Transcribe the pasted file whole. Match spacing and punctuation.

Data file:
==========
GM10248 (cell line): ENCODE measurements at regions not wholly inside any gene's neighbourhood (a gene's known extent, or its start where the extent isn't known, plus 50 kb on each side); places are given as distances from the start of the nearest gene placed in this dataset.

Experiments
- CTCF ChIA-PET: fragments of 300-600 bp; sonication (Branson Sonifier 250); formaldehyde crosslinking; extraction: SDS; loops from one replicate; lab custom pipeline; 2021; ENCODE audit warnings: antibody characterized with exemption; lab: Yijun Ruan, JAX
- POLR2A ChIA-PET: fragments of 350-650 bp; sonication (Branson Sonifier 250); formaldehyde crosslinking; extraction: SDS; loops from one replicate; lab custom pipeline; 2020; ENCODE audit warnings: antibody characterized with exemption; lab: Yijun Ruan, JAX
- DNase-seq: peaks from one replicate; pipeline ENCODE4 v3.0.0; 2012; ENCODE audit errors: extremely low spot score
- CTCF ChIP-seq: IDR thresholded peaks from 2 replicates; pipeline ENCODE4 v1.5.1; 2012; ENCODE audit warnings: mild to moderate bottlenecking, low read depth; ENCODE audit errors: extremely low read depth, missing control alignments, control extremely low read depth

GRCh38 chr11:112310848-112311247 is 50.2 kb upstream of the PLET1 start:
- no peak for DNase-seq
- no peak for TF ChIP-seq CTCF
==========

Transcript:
GM10248 (cell line): ENCODE measurements at regions not wholly inside any gene's neighbourhood (a gene's known extent, or its start where the extent isn't known, plus 50 kb on each side); places are given as distances from the start of the nearest gene placed in this dataset.

Experiments
- CTCF ChIA-PET: fragments of 300-600 bp; sonication (Branson Sonifier 250); formaldehyde crosslinking; extraction: SDS; loops from one replicate; lab custom pipeline; 2021; ENCODE audit warnings: antibody characterized with exemption; lab: Yijun Ruan, JAX
- POLR2A ChIA-PET: fragments of 350-650 bp; sonication (Branson Sonifier 250); formaldehyde crosslinking; extraction: SDS; loops from one replicate; lab custom pipeline; 2020; ENCODE audit warnings: antibody characterized with exemption; lab: Yijun Ruan, JAX
- DNase-seq: peaks from one replicate; pipeline ENCODE4 v3.0.0; 2012; ENCODE audit errors: extremely low spot score
- CTCF ChIP-seq: IDR thresholded peaks from 2 replicates; pipeline ENCODE4 v1.5.1; 2012; ENCODE audit warnings: mild to moderate bottlenecking, low read depth; ENCODE audit errors: extremely low read depth, missing control alignments, control extremely low read depth

GRCh38 chr11:112310848-112311247 is 50.2 kb upstream of the PLET1 start:
- no peak for DNase-seq
- no peak for TF ChIP-seq CTCF